Christopher Lee: how not to use Craigslist

By MARISA HIVNER

What makes the Internet so awesome?

Could it be that almost any and all information is just a click away, or could it be that it keeps people connected in ways that the snail mail of the past could never live up to?

Actually, I think it’s because of Craigslist.

Craigslist, the classifieds of the Internet, is becoming a replacement for the newspapers’ personals section. And while it may be comical to think about people advertising themselves for a date with a gamble (because let’s face it, you never know if the person you correspond with is really the attractive, young-bodied individual he or she may claim to be, or some perverted “Buffalo Bill” character in the-middle-of-nowhereville, USA), it doesn’t always turn out to be a laughing matter, at least not for politicians who clearly don’t understand the Internet does not maintain discretion.

On Feb. 9, 2011, Congressman Christopher Lee, from New York’s 26th district, resigned from office after a Craiglist scandal was exposed earlier that day. Approximately three weeks ago, 34-year-old fashion designer Yesha Callahan posted a personal ad on Craiglist, just for fun, to see the kind of responses she would get. Lee was one of them, claiming to be a lobbyist in his late thirties; he even sent her a topless photo that has caused a ruckus in the world of politics. As Callahan is an inquisitive individual, she Googled the Congressman and soon learned of his real identity. At first, Callahan planned on keeping the incident hush, but after some persuasion from a friend, she went public on Gawker.com, a New York gossip blog. Shortly after, Lee resigned. (Read Callahan’s interview on theloop21.com.)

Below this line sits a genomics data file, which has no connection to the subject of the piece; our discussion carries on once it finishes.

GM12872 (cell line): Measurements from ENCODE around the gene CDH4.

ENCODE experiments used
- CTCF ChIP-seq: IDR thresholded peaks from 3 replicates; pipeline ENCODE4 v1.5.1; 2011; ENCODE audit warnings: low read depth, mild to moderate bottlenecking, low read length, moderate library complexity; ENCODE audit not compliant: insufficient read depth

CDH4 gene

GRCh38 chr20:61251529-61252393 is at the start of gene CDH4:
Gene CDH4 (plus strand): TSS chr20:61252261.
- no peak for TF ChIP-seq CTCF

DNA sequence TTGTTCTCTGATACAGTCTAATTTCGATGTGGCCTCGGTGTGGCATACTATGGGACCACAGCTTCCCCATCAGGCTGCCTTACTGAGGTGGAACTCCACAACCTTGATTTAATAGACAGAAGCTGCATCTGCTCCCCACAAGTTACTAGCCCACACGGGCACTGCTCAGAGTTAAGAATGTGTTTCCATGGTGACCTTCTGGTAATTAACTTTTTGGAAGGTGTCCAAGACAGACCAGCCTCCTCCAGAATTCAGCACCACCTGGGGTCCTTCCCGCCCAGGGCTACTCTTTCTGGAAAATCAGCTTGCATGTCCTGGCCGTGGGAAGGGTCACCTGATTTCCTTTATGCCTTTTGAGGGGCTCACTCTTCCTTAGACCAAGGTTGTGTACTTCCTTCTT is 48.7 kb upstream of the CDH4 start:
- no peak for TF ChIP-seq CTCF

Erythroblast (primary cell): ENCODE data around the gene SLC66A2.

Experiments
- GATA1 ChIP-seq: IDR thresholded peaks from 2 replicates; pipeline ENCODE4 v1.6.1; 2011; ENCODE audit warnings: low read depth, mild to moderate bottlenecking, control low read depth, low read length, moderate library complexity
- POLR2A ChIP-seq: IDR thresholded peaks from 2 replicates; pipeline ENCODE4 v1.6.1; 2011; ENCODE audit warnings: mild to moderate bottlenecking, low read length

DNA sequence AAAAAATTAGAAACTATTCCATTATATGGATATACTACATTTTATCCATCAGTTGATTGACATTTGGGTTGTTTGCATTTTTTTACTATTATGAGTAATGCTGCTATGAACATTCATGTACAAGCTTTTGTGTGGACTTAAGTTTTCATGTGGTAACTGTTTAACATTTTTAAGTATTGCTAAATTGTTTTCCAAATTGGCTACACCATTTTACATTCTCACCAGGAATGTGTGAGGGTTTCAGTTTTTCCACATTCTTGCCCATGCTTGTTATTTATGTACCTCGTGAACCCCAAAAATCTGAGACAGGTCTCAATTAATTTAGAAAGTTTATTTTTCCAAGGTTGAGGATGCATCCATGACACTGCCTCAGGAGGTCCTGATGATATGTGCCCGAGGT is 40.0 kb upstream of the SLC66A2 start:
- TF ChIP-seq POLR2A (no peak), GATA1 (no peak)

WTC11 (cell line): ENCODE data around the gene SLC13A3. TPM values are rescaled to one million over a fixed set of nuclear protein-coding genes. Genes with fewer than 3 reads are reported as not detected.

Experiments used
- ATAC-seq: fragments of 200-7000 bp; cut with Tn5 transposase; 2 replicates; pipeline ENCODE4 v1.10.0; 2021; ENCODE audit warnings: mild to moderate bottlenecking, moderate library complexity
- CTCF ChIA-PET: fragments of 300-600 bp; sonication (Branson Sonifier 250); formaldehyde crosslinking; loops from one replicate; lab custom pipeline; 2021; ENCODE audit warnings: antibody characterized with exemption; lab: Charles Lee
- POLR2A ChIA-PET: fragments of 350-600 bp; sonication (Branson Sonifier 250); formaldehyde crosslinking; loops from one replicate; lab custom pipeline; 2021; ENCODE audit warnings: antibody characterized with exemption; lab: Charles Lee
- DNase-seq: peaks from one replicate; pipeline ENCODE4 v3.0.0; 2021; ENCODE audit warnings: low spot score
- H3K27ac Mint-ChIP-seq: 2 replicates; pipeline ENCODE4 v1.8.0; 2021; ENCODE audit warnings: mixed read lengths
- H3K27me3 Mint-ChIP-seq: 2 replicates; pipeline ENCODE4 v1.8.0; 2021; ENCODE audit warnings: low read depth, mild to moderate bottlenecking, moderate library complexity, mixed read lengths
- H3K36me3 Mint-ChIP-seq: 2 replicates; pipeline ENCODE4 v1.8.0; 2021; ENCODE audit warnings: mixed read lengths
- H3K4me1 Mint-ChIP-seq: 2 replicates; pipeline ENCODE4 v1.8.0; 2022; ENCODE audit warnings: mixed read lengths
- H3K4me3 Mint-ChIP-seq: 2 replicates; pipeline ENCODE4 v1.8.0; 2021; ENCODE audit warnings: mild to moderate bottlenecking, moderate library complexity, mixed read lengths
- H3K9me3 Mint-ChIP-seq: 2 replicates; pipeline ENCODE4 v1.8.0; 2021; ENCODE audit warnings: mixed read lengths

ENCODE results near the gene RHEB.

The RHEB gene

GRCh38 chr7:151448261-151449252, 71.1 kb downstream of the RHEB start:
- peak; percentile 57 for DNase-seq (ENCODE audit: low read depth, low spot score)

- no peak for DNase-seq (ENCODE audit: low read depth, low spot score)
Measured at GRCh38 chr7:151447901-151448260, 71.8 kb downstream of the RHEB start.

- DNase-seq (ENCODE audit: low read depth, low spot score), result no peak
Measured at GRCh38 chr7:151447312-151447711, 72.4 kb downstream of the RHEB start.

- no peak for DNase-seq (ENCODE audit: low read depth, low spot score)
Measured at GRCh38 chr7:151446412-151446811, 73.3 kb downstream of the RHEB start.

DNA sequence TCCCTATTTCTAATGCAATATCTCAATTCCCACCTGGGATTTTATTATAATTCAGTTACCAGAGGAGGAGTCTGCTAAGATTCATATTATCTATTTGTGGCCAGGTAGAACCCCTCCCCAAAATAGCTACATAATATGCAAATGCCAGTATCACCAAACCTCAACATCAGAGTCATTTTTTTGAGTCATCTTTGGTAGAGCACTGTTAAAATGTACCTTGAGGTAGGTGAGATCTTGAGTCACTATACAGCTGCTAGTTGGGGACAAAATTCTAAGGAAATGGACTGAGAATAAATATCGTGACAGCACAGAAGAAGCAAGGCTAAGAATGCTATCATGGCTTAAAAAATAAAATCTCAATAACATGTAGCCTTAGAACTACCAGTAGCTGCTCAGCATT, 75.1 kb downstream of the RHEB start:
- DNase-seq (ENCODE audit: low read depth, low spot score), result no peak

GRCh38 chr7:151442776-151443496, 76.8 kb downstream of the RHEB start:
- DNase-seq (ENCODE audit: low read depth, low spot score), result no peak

This just goes to show that:

  1. Blogs can be legitimate sources of news and information.
  2. The Internet is a vast and valuable forum that has the potential to tear you down if not used properly.
  3. Politicians clearly don’t know what they’re doing.

In the end, I’m sure Lee never imagined that his indiscretion would be publicized and scrutinized as it has been, but after all, it is the Internet; nothing is off limits.

Rep. Lee’s Shirtless Fallout

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